Background: The association between HAART and lipodystrophy is well established, but lipodystrophy pathogenesis is still poorly understood. Drugs, and in particular protease inhibitors, accumulate in adipose tissue affecting adipocyte physiology and gene expression by several mechanisms. Recent studies have identified autophagy as another process affected by these classes of drugs, but no studies have been performed in adipose cells.
Methods: SW872 preadipocytic human cell line was used to evaluate changes induced by amprenavir (APV), ritonavir (RTV), or atazanavir (ATV), all used at 10-200 μmol/l. A subline was stably transfected with murine stem cell virus (pMSCV)-enhanced green fluorescent protein (EGFP)-LC3 plasmid (to obtain a fluorescent LC3 protein) and treated with ATV at different doses. The distribution of LC3 and the colocalization of mitochondria, lysosome, and autophagosome were assessed by confocal microscopy. Transmission electron microscopy of ATV-treated cells was also performed. The cellular content of lysosomes was assessed using Lysotracker Green; apoptosis was evaluated by annexin V/propidium iodide staining, and mitochondrial superoxide anion (mtO2) was analyzed by mitoSOX red. Lysosomes, apoptosis, and mtO2 were studied by flow cytometry and multispectral imaging flow cytometry.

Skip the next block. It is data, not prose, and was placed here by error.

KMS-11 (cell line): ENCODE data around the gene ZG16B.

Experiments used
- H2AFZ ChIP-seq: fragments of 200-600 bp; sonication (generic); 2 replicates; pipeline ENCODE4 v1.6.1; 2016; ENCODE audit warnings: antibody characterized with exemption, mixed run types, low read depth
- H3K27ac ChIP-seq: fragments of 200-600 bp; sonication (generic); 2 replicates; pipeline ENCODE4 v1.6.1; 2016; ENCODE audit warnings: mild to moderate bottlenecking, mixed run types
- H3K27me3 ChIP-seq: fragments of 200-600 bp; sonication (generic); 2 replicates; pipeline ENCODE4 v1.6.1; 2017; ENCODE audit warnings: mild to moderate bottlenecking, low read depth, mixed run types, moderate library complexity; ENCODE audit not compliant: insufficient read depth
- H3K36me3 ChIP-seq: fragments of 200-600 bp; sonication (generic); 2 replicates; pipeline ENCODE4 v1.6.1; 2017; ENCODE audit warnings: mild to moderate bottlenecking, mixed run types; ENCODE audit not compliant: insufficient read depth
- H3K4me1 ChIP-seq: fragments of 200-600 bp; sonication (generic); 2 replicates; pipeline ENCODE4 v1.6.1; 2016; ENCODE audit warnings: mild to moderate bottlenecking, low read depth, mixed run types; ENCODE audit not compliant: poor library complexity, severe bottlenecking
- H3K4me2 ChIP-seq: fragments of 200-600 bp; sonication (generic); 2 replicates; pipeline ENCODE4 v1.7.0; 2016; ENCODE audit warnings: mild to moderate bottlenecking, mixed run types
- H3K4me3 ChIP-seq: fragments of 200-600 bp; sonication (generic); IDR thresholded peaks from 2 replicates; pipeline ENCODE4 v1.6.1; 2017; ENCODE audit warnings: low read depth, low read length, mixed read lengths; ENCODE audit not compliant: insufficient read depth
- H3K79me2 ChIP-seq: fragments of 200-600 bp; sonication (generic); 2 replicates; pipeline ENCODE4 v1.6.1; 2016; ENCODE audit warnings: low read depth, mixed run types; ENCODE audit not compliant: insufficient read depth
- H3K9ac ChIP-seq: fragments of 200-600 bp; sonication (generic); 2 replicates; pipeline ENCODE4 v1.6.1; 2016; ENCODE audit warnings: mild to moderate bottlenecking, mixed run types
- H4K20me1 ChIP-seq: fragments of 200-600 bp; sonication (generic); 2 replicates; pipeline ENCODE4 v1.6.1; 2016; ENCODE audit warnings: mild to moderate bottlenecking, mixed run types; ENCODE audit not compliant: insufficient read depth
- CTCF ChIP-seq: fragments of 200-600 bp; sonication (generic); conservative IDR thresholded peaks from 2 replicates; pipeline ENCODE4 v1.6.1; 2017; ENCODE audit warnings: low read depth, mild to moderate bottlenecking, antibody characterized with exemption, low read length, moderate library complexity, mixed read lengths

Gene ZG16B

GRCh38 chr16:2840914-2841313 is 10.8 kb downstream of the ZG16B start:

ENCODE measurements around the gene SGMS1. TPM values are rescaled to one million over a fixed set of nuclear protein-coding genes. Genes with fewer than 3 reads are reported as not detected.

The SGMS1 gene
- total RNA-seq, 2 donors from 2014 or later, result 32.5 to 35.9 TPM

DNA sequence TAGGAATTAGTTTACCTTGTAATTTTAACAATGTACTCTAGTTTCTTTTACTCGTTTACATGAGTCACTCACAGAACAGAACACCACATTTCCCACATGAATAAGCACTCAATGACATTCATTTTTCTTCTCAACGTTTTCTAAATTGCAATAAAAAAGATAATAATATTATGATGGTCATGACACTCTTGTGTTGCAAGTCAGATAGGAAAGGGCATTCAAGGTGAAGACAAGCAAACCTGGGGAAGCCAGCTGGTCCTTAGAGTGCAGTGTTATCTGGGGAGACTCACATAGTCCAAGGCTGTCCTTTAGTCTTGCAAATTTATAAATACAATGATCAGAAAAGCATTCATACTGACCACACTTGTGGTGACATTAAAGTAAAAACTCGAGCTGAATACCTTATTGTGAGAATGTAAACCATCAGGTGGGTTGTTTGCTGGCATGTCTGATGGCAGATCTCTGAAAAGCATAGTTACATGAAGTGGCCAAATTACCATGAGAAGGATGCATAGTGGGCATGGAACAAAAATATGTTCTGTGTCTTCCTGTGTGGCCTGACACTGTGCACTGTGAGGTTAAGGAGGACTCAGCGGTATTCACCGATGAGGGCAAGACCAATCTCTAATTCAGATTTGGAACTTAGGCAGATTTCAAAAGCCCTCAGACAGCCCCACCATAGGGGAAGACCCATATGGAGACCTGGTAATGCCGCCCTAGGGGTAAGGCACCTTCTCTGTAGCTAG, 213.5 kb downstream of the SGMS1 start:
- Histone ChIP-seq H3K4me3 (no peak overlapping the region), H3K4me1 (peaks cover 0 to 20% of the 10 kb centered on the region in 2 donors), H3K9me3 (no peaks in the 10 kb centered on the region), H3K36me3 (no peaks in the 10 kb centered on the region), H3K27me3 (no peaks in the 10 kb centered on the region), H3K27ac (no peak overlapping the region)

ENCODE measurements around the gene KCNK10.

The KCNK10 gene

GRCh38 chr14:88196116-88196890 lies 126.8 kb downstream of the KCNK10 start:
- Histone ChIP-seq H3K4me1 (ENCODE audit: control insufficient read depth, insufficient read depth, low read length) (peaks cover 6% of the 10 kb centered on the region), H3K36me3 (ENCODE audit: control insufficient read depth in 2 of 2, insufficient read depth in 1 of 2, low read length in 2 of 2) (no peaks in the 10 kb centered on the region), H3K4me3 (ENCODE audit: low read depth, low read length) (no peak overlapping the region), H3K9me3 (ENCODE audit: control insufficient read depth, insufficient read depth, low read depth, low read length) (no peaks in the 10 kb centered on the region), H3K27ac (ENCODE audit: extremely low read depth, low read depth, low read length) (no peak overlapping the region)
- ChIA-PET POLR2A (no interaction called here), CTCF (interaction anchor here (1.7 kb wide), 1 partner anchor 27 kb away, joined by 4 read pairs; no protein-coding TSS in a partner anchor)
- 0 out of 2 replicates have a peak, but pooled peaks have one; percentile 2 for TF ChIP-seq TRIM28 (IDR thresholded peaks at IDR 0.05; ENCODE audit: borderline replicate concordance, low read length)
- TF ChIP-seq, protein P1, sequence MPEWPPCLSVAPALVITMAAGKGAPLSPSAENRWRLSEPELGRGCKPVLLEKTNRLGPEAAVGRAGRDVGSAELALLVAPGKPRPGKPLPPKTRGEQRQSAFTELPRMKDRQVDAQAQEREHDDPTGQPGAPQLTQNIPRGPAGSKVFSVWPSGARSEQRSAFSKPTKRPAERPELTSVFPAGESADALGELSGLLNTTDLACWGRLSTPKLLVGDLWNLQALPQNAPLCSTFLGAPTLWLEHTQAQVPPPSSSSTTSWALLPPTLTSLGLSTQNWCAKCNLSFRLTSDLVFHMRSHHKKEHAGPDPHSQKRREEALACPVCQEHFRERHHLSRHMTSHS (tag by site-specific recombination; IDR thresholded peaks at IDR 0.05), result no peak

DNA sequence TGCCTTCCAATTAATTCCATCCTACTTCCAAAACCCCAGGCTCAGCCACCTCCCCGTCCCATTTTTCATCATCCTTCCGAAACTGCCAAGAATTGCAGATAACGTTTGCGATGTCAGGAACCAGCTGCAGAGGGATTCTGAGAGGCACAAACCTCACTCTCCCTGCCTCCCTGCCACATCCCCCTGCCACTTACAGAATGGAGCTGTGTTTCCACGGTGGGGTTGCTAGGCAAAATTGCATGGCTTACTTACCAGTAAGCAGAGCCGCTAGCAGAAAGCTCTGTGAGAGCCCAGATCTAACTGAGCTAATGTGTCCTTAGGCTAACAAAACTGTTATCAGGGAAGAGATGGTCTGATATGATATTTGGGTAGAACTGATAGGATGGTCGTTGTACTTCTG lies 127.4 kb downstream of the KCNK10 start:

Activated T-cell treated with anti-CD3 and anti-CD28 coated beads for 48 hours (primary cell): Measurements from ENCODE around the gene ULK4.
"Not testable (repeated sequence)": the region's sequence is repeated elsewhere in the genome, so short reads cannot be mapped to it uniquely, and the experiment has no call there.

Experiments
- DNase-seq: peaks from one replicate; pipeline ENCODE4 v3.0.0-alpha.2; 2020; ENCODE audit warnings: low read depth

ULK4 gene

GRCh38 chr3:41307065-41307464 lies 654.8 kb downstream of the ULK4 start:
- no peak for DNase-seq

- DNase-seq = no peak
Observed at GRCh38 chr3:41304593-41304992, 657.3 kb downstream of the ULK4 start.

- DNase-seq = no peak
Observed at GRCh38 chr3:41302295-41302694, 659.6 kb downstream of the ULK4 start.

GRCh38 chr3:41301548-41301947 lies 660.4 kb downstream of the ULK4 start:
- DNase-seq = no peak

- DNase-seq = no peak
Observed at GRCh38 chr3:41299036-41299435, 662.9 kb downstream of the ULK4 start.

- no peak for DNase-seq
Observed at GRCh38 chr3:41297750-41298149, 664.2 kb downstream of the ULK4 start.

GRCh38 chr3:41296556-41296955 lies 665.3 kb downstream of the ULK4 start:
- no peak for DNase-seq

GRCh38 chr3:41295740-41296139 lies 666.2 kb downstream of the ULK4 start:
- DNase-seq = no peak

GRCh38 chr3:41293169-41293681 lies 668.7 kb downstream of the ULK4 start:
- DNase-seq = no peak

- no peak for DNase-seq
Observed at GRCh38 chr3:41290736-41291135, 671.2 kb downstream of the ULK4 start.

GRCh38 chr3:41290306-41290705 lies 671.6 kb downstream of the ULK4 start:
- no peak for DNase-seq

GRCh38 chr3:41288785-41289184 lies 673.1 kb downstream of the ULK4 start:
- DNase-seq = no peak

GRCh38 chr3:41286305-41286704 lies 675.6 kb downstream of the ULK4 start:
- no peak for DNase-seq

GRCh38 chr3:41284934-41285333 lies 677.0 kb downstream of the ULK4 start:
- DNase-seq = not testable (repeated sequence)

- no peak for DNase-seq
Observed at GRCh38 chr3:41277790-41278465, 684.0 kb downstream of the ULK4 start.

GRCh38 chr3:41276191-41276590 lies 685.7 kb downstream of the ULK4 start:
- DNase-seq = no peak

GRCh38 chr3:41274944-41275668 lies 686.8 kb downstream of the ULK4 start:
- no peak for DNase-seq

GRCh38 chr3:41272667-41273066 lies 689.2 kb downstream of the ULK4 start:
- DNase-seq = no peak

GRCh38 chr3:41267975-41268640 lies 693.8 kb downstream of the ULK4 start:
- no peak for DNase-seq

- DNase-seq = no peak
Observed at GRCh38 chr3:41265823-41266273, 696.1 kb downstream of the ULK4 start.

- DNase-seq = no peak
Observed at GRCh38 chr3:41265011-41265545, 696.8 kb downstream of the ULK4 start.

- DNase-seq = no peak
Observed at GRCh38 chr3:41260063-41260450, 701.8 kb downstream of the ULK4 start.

Results: In SW872 cells, RTV caused massive apoptosis, more than autophagy, whereas APV was almost ineffective. ATV induced both apoptosis (high doses) and autophagy (low doses). ATV-treated cells displayed LC3-specific punctae, suggesting the formation of autophagosomes that enclosed mitochondria, as revealed by electron microscopy. At low doses, ATV promoted mitochondrial superoxide generation, whereas at high doses, it induced mitochondrial membrane depolarization.
Conclusion: Autophagy/mitophagy can be considered a mechanism triggered by ATV in SW872 preadipocytes.